Diabetes Can Spell Danger for Your Kidneys

Diabetes is the leading cause of kidney disease in the United States. Without appropriate treatment, kidney disease will eventually lead to kidney failure. Kidney failure, also called nephropathy, is when the kidneys no longer filter waste from the body. While not everyone with kidney disease caused by diabetes will experience kidney failure, it is very important for patients and their healthcare provider to monitor the disease carefully.

Kidney failure patients have two treatments available to them. One is kidney dialysis and the other is kidney transplantation. Dialysis provides some filtering that the kidneys no longer provide. Transplantation can be a long waiting game unless there is a relative that matches closely and is willing to donate one of their kidneys. At one time, patients with diabetes would not be considered candidates for kidney transplantation. But that has now changed after several studies indicated that survival rates among patients without diabetes were about the same as those with diabetes.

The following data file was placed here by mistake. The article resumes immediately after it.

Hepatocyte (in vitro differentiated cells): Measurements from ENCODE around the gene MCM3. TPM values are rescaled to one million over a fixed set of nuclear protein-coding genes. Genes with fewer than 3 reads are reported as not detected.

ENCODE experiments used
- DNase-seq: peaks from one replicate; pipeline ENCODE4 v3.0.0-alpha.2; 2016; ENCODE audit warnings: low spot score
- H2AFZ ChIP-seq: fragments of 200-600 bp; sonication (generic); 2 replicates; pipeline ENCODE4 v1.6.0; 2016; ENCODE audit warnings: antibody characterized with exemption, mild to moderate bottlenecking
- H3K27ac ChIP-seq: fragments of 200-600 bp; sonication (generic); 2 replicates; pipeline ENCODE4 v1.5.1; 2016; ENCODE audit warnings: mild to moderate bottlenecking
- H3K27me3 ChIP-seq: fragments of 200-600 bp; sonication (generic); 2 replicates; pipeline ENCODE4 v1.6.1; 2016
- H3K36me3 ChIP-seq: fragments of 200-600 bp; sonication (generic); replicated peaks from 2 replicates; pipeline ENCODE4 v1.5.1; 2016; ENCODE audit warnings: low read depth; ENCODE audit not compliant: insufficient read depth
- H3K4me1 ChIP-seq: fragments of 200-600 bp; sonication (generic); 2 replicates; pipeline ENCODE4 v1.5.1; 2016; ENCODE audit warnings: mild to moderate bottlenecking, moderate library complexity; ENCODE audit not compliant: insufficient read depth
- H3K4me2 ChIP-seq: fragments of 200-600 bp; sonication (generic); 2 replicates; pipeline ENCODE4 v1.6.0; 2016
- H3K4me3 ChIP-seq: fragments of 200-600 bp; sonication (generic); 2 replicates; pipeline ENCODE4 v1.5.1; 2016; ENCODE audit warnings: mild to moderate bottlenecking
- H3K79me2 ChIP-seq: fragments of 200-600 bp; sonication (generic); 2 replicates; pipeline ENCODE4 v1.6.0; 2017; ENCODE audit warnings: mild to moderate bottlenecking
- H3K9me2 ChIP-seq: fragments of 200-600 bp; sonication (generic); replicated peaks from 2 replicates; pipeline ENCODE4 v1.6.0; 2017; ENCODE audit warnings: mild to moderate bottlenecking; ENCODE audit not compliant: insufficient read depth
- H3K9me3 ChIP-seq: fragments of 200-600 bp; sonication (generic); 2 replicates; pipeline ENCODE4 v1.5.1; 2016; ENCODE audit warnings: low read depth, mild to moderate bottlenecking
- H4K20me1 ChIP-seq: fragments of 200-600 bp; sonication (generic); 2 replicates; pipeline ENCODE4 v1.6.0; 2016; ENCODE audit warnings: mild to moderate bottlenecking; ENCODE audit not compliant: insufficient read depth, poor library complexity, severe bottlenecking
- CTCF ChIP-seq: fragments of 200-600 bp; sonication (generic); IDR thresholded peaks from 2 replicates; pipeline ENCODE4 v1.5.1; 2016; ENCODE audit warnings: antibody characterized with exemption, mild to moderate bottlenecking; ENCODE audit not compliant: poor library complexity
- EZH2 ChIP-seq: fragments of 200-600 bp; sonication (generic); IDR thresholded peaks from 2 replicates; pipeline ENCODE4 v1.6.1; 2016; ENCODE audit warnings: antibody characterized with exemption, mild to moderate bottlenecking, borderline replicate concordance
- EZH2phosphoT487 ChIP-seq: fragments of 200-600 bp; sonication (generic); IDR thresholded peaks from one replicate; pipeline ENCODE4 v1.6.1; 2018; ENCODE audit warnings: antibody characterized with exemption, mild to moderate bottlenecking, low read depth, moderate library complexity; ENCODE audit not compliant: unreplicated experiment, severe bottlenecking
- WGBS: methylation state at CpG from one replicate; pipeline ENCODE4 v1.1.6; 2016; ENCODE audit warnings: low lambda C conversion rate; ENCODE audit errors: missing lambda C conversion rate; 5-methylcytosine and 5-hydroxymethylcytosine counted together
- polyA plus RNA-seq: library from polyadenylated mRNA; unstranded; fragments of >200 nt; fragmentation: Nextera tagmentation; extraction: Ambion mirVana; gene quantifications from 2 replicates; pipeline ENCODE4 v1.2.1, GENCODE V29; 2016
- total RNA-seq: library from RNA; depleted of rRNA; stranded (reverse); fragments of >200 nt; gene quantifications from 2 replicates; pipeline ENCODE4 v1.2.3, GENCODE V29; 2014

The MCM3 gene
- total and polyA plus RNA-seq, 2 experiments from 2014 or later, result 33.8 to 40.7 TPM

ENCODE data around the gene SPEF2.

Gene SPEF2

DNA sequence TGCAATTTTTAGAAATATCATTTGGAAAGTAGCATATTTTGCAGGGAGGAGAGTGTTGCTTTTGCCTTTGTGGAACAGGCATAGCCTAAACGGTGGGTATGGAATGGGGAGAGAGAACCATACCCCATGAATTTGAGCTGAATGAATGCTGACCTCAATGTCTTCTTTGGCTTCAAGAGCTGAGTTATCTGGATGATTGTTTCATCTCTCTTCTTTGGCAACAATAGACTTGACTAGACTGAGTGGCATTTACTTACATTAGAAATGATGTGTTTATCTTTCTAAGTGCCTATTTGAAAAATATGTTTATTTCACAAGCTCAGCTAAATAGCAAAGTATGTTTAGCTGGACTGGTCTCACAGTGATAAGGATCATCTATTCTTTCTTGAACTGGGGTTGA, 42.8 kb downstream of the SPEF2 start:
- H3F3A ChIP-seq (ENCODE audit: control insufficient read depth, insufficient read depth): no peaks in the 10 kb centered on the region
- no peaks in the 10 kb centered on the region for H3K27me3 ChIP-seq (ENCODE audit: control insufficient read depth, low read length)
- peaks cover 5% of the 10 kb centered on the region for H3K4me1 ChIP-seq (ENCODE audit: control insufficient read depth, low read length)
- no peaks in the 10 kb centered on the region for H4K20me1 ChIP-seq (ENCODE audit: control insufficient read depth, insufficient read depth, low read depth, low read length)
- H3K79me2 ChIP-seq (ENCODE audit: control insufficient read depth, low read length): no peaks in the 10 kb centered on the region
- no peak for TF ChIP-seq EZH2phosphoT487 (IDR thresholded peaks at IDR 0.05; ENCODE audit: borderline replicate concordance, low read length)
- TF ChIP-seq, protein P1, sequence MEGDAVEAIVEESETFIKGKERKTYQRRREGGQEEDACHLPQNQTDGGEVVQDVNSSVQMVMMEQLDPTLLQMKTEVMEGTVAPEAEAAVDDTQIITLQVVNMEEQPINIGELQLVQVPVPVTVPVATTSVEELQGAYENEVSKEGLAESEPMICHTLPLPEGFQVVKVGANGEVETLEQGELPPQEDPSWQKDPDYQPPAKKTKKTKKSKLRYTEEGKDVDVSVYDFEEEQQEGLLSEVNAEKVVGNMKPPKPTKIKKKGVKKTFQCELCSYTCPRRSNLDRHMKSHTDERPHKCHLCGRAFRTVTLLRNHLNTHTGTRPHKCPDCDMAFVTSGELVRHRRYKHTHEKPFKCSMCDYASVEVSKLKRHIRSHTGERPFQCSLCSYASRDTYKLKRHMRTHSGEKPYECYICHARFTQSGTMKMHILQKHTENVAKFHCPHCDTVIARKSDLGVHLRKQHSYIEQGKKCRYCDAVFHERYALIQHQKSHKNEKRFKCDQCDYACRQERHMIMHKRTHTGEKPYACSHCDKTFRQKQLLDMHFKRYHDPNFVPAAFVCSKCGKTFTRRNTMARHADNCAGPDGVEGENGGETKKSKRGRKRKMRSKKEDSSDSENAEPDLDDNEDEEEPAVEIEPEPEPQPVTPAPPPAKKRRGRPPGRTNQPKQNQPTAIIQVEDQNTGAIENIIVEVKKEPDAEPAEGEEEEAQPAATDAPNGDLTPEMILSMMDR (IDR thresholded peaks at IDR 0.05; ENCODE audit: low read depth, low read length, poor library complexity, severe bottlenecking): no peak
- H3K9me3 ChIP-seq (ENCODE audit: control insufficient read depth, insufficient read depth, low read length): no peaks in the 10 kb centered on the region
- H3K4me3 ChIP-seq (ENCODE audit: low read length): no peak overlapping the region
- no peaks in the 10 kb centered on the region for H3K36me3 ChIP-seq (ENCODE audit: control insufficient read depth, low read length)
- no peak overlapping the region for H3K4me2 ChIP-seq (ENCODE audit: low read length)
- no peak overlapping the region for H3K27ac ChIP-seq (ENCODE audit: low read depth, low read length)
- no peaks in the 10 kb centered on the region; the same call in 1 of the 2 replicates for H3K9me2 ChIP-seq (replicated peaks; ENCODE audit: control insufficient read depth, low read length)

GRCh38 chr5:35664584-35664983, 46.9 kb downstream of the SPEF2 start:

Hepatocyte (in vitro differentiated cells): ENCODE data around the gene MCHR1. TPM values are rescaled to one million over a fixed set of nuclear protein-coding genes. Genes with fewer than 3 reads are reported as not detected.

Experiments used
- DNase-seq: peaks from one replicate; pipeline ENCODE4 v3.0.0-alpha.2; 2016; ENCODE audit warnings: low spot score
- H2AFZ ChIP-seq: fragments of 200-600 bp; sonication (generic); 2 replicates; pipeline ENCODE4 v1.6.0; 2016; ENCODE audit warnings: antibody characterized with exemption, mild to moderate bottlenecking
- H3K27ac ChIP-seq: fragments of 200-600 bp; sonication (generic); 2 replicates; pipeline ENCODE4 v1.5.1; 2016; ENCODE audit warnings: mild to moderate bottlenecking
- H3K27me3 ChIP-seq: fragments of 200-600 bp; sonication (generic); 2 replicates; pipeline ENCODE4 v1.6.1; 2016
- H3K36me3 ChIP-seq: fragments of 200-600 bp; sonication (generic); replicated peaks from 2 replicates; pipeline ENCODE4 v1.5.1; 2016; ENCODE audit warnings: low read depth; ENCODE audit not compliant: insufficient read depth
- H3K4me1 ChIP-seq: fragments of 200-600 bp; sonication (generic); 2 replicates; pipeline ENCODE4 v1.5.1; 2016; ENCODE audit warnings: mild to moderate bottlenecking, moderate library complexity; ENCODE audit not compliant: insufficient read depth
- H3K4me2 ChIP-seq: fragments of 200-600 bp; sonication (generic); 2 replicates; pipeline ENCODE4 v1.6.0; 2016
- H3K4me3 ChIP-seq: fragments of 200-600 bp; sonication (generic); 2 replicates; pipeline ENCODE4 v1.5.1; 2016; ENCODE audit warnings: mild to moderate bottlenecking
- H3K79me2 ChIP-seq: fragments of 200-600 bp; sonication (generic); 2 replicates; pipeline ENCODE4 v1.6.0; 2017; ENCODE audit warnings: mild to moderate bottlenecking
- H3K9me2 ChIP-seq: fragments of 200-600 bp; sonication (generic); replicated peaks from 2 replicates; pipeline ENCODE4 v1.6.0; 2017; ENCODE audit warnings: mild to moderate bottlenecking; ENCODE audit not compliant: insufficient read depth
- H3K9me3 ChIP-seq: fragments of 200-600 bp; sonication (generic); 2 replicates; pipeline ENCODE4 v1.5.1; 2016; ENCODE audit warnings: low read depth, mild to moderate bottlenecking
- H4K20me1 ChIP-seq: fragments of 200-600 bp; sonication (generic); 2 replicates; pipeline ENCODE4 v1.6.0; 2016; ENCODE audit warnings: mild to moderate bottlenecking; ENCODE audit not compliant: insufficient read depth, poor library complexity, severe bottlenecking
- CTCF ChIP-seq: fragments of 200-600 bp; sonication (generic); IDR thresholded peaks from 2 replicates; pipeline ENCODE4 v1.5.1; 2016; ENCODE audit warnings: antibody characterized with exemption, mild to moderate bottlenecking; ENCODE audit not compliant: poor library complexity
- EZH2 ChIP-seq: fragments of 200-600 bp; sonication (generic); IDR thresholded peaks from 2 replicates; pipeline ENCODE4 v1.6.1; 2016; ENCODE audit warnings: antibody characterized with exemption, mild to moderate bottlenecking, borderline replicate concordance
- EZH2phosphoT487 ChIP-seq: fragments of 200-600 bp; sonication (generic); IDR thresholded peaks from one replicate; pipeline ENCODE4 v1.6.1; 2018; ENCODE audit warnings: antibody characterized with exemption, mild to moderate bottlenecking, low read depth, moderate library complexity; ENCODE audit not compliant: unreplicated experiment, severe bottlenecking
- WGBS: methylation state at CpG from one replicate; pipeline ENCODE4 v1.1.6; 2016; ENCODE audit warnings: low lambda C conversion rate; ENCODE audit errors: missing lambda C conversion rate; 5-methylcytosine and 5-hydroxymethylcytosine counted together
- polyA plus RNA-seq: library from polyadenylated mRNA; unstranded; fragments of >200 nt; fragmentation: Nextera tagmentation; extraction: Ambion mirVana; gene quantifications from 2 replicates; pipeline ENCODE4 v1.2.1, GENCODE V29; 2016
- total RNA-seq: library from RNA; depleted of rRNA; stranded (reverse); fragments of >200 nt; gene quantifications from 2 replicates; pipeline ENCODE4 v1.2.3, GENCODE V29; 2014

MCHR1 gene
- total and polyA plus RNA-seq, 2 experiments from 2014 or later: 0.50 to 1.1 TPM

High blood pressure increases a diabetic’s chances of developing kidney disease. High blood pressure, also called hypertension, will also cause kidney disease to progress faster. Furthermore, kidney disease will cause blood pressure to rise. This becomes a very dangerous situation as each disease process feeds the other, thereby compounding the problem.

There are a variety of treatment options available to the diabetic that assists in the prevention or slowing of kidney disease. Drugs that lower blood pressure have proven to be highly effective in slowing kidney disease. Also, lowering protein levels in the diet is recommended because too much protein in the diet of someone with kidney disease has shown to hasten the development of kidney failure. Protein should be lowered even more as a person nears kidney failure, but a dietician should be consulted to ensure appropriate nutrition. Another treatment option is a therapy known as “intensive management.” Intensive management is a means to keep blood glucose levels as close to normal as possible. During intensive management, frequent testing of blood glucose levels is performed, insulin is administered throughout the day, and diet and exercise are closely monitored.

Those with diabetes are highly susceptible to developing kidney disease and possibly kidney failure. Learning the risk factors and treatment options should help them make informed decisions. Also, consultations with their healthcare providers on a regular basis and regular testing can help prevent or slow the effects of kidney disease and kidney failure.